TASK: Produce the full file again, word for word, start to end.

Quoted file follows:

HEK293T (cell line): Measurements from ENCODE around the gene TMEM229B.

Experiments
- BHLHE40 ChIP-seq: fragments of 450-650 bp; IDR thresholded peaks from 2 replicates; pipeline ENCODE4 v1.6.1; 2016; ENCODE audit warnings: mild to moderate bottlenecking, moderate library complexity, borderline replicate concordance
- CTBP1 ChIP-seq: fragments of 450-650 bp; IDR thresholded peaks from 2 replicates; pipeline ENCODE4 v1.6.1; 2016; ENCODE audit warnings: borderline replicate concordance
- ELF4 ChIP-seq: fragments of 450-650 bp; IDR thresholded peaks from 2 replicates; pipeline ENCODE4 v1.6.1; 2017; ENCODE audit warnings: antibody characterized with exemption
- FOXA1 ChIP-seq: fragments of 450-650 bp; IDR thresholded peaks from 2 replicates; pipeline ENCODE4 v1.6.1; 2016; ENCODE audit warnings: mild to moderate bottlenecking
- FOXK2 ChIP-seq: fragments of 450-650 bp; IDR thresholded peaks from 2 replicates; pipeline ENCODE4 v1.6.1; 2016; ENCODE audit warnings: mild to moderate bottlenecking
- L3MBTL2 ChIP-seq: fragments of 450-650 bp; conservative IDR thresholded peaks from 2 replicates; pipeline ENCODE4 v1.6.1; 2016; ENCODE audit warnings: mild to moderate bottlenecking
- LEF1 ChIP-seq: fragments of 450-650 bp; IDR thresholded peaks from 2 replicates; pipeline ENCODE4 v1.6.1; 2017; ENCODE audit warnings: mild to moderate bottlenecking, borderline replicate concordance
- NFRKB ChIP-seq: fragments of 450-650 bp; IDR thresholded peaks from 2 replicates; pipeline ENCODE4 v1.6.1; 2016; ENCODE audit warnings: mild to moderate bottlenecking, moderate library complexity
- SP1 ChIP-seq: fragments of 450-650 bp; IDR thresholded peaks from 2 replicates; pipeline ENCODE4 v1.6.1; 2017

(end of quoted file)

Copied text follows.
HEK293T (cell line): Measurements from ENCODE around the gene TMEM229B.

Experiments
- BHLHE40 ChIP-seq: fragments of 450-650 bp; IDR thresholded peaks from 2 replicates; pipeline ENCODE4 v1.6.1; 2016; ENCODE audit warnings: mild to moderate bottlenecking, moderate library complexity, borderline replicate concordance
- CTBP1 ChIP-seq: fragments of 450-650 bp; IDR thresholded peaks from 2 replicates; pipeline ENCODE4 v1.6.1; 2016; ENCODE audit warnings: borderline replicate concordance
- ELF4 ChIP-seq: fragments of 450-650 bp; IDR thresholded peaks from 2 replicates; pipeline ENCODE4 v1.6.1; 2017; ENCODE audit warnings: antibody characterized with exemption
- FOXA1 ChIP-seq: fragments of 450-650 bp; IDR thresholded peaks from 2 replicates; pipeline ENCODE4 v1.6.1; 2016; ENCODE audit warnings: mild to moderate bottlenecking
- FOXK2 ChIP-seq: fragments of 450-650 bp; IDR thresholded peaks from 2 replicates; pipeline ENCODE4 v1.6.1; 2016; ENCODE audit warnings: mild to moderate bottlenecking
- L3MBTL2 ChIP-seq: fragments of 450-650 bp; conservative IDR thresholded peaks from 2 replicates; pipeline ENCODE4 v1.6.1; 2016; ENCODE audit warnings: mild to moderate bottlenecking
- LEF1 ChIP-seq: fragments of 450-650 bp; IDR thresholded peaks from 2 replicates; pipeline ENCODE4 v1.6.1; 2017; ENCODE audit warnings: mild to moderate bottlenecking, borderline replicate concordance
- NFRKB ChIP-seq: fragments of 450-650 bp; IDR thresholded peaks from 2 replicates; pipeline ENCODE4 v1.6.1; 2016; ENCODE audit warnings: mild to moderate bottlenecking, moderate library complexity
- SP1 ChIP-seq: fragments of 450-650 bp; IDR thresholded peaks from 2 replicates; pipeline ENCODE4 v1.6.1; 2017